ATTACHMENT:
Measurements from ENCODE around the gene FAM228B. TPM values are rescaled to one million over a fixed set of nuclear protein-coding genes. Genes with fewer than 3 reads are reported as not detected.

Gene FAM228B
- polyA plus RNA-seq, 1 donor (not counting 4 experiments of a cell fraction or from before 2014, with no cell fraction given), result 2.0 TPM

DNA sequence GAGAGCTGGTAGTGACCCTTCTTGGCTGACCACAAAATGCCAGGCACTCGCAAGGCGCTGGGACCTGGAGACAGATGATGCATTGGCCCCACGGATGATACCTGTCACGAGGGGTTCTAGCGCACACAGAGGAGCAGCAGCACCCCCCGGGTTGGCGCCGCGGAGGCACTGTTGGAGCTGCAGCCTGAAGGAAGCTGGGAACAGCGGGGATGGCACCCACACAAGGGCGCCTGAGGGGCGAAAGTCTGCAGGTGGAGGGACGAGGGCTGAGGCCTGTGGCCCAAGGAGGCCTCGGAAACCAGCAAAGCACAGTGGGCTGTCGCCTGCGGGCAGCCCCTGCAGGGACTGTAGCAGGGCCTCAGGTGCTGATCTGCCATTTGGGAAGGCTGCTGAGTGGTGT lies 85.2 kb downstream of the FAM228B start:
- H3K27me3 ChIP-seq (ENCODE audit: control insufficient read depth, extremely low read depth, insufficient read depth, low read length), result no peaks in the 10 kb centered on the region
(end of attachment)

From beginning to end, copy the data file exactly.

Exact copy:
Measurements from ENCODE around the gene FAM228B. TPM values are rescaled to one million over a fixed set of nuclear protein-coding genes. Genes with fewer than 3 reads are reported as not detected.

Gene FAM228B
- polyA plus RNA-seq, 1 donor (not counting 4 experiments of a cell fraction or from before 2014, with no cell fraction given), result 2.0 TPM

DNA sequence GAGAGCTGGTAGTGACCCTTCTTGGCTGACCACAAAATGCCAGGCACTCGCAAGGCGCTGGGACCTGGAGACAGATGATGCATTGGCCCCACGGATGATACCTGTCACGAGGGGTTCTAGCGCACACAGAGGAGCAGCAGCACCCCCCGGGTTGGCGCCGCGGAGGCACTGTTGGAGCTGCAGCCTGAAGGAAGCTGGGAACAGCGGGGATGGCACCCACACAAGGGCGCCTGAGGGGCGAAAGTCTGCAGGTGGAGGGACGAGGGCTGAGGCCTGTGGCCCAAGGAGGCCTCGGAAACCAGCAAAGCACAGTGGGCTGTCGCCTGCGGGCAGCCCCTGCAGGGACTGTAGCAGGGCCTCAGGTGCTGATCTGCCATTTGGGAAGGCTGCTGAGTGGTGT lies 85.2 kb downstream of the FAM228B start:
- H3K27me3 ChIP-seq (ENCODE audit: control insufficient read depth, extremely low read depth, insufficient read depth, low read length), result no peaks in the 10 kb centered on the region